Prime Minister Malcolm Turnbull placed international education at the forefront of Australia’s foreign policy and emphasised its role in the security and prosperity of the Indo-Pacific region during a speech at UNSW Sydney on Tuesday.
Mr Turnbull spoke to an audience including the Chinese ambassador to Australia, Cheng Jingye, and the Chinese consul general, Gu Xiaojie, as well as representatives from the Group of Eight and Universities Australia. He said that universities play a vital role in connecting regional partners and bringing the world together.
“International education is so much more than foreign students coming to study in Australia and leaving with a degree,” said Mr Turnbull. “Every arrival here is the start of a relationship that grows, adapts, renews and ultimately benefits us all.”
Prime Minister Malcolm Turnbull at UNSW Sydney. Photo: Aran Anderson
Australia’s international education relationships began in 1950 when the Menzies government established the Colombo Plan, which delivered regional security and prosperity though development and training. UNSW was the first Australian university to welcome students under the scheme. Today, the New Colombo Plan boosts knowledge of the Indo-Pacific region in Australia by supporting Australian undergraduates to study and undertake internships in the region.
“We have always done best as a nation, economically and socially, when we have been open to the world,” said Mr Turnbull. “And the Indo-Pacific has done best when Australia has fully engaged and committed to our shared prosperity and security.”
During his speech, Mr Turnbull highlighted the groundbreaking work of several UNSW academics of Chinese heritage, including civil and environmental engineer Dr Jing Guan, chief scientist at Beijing OriginWater Technology Co, one China’s largest water treatment membrane technology companies; and materials engineer Professor Sean Li, whose work in graphene-enhanced electricity transmission lines is revolutionising China’s energy sector.
“Modern Australia is unimaginable without the talented and dynamic contributions of Australians of Chinese descent,” said Mr Turnbull. “They are a vital thread in the fabric of Australian society, the most successful multicultural society in the world.”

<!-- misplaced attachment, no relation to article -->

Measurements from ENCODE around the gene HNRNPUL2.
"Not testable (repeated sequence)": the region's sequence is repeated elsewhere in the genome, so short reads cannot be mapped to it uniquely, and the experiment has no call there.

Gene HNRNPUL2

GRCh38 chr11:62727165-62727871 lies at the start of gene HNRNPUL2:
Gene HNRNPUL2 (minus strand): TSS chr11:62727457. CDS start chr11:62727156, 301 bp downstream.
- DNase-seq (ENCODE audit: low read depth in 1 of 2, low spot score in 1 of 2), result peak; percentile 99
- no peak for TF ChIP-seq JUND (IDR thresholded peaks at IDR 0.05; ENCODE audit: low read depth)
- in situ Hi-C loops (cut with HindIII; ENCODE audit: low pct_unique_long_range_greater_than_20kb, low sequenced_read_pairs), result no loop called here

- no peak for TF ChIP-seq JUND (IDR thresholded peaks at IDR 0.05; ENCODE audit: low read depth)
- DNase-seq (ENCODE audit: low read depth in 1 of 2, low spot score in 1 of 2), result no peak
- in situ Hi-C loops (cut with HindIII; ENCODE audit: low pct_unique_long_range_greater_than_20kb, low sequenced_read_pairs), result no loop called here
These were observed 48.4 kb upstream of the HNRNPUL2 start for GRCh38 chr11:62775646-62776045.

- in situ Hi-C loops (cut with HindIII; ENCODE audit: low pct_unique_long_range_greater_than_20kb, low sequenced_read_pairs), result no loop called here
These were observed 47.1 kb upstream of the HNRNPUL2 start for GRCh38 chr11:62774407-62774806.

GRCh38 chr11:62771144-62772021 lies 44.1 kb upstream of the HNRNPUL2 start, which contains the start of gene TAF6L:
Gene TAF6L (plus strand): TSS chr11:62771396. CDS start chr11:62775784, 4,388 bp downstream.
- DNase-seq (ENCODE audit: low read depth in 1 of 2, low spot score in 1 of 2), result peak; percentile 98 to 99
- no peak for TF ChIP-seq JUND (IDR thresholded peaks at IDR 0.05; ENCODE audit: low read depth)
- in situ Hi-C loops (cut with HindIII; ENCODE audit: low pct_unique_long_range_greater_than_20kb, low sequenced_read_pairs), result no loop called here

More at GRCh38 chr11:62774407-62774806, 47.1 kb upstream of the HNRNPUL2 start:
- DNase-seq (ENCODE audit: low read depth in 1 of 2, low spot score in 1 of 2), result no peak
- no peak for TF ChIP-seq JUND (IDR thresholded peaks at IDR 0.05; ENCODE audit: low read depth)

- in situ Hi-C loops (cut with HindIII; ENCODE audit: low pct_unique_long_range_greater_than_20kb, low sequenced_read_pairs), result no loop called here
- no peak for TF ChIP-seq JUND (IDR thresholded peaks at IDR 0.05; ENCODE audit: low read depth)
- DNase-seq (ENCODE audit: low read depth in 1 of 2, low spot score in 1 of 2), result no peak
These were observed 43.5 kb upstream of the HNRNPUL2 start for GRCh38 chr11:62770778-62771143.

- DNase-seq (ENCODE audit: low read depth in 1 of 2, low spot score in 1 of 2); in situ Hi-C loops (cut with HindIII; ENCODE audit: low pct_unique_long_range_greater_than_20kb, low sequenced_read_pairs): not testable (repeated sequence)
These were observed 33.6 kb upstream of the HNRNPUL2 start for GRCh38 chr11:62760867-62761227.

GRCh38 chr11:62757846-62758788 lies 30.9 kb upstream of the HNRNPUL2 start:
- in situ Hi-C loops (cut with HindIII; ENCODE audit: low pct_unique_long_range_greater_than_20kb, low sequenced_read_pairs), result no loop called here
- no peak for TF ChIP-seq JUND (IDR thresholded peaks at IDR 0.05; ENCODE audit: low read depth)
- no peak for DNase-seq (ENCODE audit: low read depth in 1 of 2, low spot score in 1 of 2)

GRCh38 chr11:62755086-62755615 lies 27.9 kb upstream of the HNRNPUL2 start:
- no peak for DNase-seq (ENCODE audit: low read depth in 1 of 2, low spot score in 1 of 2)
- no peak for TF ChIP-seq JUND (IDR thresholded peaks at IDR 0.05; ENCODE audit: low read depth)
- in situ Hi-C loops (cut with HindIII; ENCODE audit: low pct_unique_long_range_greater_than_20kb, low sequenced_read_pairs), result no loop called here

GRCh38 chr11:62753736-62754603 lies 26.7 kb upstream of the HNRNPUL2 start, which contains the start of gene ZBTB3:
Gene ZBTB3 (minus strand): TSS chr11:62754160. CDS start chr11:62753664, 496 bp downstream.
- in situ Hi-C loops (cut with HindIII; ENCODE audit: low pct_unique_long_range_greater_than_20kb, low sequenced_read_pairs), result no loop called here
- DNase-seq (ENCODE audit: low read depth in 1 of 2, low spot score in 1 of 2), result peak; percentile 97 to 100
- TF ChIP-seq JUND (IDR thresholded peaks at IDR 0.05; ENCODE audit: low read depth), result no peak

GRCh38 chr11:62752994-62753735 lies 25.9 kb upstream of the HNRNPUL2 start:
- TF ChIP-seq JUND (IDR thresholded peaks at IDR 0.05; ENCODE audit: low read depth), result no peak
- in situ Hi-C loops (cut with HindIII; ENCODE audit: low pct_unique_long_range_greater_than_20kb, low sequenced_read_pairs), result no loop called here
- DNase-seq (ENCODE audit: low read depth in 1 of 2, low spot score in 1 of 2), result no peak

'We have always done best as a nation, economically and socially, when we have been opened to the world. And the Indo-Pacific has done best when Australia has fully engaged and committed to our shared prosperity and security.'
The Prime Minister also called attention to the work of UNSW Scientia professors Martin Green and Michelle Simmons. This year, Professor Green became the first Australian to win the prestigious Global Energy Prize for revolutionising the efficiency and cost of solar photovoltaics, while Professor Simmons was named 2018 Australian of the Year in recognition of her pioneering research and inspiring leadership in quantum computing.
International education is a $30.8 billion export industry in Australia – the country’s third-largest export industry and the single-largest services export industry. In 2016, an estimated 130,000 fulltime jobs were supported by international education, with the benefits felt throughout the economy from retail to health care.
“Our universities have played a key role in the story of Australia’s engagement and integration in the region, responding to the challenges and opportunities of these exciting times,” said Mr Turnbull. “I know in doing so, you will play an even greater role in our future.”